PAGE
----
Library Instruction for Freshman English: A Multi-Year Assessment of Student Learning
Keywords:information literacy, academic librarianship, rubrics
AbstractObjective – The objective of this study was twofold: 1) to assess the effectiveness of curriculum changes made from the 2009 freshman English library instruction curriculum to the 2010 curriculum at Loyola Marymount University (LMU); and 2) to evaluate the effectiveness of library instruction delivered via a “blended” combination of face-to-face and online instruction versus online instruction alone.
Methods – An experimental design compared random samples of student scores from 2009 and 2010 worksheets to determine the effects of a new curriculum on student learning. A second experiment examined the effect of delivery method on student learning by comparing scores from a group of students receiving only online instruction against a group receiving blended instruction.
Results – The first component of the study, which compared scores between 2009 and 2010 to examine the effects of the curriculum revisions, had mixed results. Students scored a significantly higher mean in 2010 on completing and correctly listing book citation components than in 2009, but a significantly lower mean on constructing a research question. There was a significant difference in the distribution of scores for understanding differences between information found on the Internet versus through the Library that was better in 2010 than 2009, but worse for narrowing a broad research topic. For the study that examined computer aided instruction, the group of students receiving only computer-assisted instruction did significantly better overall than the group receiving blended instruction. When separate tests were run for each skill, two particular skills, generating keywords and completing book citation and location elements, resulted in a significantly higher mean.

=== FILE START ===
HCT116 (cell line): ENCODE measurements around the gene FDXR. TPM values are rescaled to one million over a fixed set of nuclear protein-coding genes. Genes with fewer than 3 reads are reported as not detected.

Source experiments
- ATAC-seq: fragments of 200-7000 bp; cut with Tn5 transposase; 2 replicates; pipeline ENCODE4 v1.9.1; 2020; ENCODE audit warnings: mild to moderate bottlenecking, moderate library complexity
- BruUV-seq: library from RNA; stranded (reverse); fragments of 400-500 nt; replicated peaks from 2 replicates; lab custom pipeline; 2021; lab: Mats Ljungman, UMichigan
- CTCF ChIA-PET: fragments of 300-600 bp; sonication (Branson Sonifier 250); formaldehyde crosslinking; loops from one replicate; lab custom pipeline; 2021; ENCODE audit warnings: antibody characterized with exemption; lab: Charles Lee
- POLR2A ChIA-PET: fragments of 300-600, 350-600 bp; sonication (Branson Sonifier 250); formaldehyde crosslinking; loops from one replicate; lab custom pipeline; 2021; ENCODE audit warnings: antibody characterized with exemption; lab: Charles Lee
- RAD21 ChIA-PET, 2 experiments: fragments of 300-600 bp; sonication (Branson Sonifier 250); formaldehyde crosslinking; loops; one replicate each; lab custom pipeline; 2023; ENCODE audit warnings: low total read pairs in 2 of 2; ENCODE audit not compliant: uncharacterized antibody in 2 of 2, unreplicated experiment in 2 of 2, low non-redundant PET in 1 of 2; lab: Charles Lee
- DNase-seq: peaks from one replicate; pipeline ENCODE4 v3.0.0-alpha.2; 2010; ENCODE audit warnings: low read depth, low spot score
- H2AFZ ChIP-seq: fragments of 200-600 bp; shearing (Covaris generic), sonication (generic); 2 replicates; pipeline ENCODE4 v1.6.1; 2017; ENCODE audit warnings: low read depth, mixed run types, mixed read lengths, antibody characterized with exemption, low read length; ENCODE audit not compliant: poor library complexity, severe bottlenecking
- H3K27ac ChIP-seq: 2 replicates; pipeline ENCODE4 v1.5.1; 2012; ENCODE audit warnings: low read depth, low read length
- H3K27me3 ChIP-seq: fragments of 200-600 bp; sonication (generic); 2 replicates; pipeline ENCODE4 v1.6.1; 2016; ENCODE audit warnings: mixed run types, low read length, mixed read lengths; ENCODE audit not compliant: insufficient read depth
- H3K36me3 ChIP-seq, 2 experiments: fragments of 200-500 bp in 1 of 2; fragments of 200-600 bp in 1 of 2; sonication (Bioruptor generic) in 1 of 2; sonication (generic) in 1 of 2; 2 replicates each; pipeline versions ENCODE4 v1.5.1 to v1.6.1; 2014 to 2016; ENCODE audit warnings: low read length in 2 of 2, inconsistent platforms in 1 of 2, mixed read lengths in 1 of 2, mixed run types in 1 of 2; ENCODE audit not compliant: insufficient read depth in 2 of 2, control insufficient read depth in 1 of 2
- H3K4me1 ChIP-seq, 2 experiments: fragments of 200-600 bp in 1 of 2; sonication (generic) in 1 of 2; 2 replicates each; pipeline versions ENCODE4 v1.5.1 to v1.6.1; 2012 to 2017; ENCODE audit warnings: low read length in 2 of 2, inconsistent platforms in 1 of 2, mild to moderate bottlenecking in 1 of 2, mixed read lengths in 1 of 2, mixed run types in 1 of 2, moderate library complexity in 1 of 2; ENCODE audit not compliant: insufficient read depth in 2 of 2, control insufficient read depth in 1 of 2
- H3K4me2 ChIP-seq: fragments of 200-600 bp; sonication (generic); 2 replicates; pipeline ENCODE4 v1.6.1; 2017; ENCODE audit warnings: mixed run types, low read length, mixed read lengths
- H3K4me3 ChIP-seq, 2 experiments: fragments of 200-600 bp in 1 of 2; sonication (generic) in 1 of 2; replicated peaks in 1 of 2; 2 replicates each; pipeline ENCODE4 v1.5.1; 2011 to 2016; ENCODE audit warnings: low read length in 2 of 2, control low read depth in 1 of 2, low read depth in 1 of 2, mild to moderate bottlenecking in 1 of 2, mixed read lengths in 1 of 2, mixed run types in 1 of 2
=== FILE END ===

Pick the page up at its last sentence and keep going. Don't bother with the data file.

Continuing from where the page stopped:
Conclusions – The comparison of scores between 2009 and 2010 were mixed, but the evaluation process helped us identify continued problems in the teaching materials to address in the next cycle of revisions. The second part of the study supports the idea that computer-assisted instruction is equally or more effective than blended instruction.
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